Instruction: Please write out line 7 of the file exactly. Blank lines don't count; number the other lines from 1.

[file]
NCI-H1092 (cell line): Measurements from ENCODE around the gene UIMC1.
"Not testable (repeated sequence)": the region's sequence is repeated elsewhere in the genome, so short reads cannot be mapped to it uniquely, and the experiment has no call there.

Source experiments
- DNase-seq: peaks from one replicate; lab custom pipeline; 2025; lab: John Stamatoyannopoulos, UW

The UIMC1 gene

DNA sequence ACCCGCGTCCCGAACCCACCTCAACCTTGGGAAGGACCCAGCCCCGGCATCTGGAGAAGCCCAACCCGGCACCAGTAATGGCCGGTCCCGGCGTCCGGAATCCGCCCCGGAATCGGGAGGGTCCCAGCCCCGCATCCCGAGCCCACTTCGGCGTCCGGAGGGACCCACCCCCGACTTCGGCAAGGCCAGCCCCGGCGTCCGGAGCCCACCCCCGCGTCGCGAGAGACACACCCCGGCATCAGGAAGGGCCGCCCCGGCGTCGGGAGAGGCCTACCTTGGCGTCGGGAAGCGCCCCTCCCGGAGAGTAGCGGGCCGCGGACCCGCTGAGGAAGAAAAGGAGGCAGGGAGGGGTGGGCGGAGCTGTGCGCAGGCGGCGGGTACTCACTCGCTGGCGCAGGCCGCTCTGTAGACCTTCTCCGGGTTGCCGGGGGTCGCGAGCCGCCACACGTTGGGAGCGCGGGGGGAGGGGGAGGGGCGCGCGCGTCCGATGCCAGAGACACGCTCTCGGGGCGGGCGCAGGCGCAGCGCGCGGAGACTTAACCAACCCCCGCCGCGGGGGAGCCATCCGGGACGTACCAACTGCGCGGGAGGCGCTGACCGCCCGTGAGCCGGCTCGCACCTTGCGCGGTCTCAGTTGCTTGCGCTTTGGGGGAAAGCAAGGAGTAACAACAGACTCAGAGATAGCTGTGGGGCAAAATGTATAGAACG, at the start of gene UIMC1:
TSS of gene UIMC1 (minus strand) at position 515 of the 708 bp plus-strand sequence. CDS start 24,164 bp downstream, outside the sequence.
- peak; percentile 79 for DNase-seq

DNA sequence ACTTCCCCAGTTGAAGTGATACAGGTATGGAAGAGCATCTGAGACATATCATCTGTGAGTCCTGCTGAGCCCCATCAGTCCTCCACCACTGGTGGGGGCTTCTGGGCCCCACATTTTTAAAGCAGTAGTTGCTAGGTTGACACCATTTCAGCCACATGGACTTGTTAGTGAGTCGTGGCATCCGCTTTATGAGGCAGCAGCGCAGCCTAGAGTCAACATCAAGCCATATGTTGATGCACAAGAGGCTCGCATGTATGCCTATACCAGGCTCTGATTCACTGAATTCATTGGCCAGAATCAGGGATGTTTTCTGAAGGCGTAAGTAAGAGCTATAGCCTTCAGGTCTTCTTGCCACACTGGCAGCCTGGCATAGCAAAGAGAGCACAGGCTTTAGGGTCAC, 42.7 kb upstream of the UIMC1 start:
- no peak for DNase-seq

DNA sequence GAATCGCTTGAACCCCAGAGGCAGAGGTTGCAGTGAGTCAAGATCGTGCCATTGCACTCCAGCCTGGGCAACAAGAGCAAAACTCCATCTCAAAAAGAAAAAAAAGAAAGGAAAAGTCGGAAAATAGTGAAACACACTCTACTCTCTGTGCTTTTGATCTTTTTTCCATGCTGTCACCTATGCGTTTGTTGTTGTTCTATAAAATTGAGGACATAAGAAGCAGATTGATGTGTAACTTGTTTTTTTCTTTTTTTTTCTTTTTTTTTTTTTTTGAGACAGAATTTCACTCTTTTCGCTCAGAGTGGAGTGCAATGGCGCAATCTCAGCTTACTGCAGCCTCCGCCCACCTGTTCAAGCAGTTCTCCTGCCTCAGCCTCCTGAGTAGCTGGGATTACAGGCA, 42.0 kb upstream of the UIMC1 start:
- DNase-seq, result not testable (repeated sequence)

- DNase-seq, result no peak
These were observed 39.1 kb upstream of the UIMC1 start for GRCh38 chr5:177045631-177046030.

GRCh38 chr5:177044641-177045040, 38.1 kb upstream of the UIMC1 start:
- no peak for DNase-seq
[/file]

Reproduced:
TSS of gene UIMC1 (minus strand) at position 515 of the 708 bp plus-strand sequence. CDS start 24,164 bp downstream, outside the sequence.